Neurons may be classified structurally based on the number of processes extending from the perikaryon or they may be classified functionally based on the direction the nerve impulse is carried.
The three types of structural neurons are: multipolar neurons, bipolar neurons, and unipolar neurons.
Multipolar neurons have many dendrites and one main axon. Bipolar neurons will have only one axon and only one dendrite. Unipolar neurons consist of a cell body and one process which is usually referred to as an axon, though the portion carrying impulses toward the perikaryon is sometimes called a dendrite.
The three types of functional neurons are: sensory (afferent) neurons, motor (efferent) neurons, and connector (association) neurons. Sensory neurons conduct an impulse toward the spinal cord or brain. Motor neurons conduct an impulse away from the spinal cord or brain to effectors (muscles and glands). Connector neurons are found only within the central nervous system and serve to connect sensory and motor neurons and one another.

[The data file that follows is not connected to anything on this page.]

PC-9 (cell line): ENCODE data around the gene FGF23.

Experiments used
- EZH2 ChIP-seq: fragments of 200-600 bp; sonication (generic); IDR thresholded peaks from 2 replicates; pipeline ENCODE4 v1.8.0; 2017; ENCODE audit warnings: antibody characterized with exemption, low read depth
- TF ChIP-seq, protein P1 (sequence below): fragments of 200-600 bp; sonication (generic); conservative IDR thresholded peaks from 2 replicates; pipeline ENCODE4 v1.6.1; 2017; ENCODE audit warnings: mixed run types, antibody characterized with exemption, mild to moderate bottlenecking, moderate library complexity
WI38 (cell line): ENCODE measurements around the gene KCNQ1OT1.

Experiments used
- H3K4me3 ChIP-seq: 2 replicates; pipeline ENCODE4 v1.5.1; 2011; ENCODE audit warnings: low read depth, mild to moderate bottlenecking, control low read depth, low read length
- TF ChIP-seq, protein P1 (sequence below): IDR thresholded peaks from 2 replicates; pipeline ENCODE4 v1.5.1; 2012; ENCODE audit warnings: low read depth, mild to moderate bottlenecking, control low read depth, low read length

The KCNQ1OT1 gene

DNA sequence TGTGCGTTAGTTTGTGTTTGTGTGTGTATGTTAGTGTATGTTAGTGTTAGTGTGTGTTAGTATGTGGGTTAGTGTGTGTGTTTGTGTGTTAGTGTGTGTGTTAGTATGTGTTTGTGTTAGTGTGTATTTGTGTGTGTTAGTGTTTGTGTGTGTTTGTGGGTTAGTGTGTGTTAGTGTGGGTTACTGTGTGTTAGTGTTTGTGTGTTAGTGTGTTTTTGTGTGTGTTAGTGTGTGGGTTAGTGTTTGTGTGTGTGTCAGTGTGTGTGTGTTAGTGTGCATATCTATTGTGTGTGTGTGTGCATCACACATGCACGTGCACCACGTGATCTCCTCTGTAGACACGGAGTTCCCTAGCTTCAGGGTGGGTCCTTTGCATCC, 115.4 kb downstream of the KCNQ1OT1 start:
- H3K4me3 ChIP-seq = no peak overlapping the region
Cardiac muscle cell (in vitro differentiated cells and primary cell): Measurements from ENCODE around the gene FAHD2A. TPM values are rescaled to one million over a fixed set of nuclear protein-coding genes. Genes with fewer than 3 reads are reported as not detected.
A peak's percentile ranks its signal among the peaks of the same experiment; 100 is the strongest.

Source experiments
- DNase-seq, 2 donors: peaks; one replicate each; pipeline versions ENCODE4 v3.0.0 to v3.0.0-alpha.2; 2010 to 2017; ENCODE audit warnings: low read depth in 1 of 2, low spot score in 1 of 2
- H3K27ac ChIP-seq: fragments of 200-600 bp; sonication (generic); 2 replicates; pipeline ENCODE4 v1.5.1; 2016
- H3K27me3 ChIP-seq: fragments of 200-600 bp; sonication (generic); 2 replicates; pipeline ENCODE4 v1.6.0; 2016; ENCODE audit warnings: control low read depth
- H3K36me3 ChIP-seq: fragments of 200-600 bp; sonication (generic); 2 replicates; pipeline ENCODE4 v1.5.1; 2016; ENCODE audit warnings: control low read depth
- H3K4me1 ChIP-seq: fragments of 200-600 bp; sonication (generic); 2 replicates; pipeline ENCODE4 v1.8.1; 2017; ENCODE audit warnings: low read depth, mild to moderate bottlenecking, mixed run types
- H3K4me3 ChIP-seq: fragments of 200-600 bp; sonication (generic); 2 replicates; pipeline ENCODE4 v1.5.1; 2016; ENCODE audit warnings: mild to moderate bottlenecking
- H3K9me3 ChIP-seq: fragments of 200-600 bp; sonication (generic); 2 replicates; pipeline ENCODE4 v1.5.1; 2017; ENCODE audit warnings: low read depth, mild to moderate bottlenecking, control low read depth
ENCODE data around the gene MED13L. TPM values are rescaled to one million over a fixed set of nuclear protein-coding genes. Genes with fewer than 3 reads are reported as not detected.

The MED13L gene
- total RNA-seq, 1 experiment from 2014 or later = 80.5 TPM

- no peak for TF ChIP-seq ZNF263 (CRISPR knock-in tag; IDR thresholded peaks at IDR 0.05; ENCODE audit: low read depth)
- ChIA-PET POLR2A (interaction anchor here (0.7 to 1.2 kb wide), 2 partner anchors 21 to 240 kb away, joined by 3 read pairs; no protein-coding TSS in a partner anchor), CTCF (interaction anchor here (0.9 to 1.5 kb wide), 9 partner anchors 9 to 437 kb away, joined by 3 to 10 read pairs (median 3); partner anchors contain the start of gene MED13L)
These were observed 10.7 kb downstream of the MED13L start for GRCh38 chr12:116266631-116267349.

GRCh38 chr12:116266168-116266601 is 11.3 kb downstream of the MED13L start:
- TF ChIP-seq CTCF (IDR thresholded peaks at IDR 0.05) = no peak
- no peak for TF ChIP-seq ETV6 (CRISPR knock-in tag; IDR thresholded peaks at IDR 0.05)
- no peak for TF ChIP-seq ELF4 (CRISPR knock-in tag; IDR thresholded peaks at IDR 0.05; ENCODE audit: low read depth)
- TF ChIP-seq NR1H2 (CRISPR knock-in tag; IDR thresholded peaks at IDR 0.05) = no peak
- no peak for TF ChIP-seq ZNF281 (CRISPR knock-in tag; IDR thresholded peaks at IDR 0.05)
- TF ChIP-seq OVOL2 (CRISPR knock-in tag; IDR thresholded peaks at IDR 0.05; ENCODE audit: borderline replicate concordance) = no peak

Figure 21.1 shows three different types of neurons. Using your textbook as a guide, fill in the labels on the figure from the list of words given.
Study the model of the motor neuron. Identify the following structures on the model: axon, dendrites, mitochondria, myelin sheath, neurofibrils, neurolemma, Nissl bodies, nodes of Ranvier, nucleus of the perikaryon, nucleus of the Schwann cell, perikaryon, and Schwann cell.
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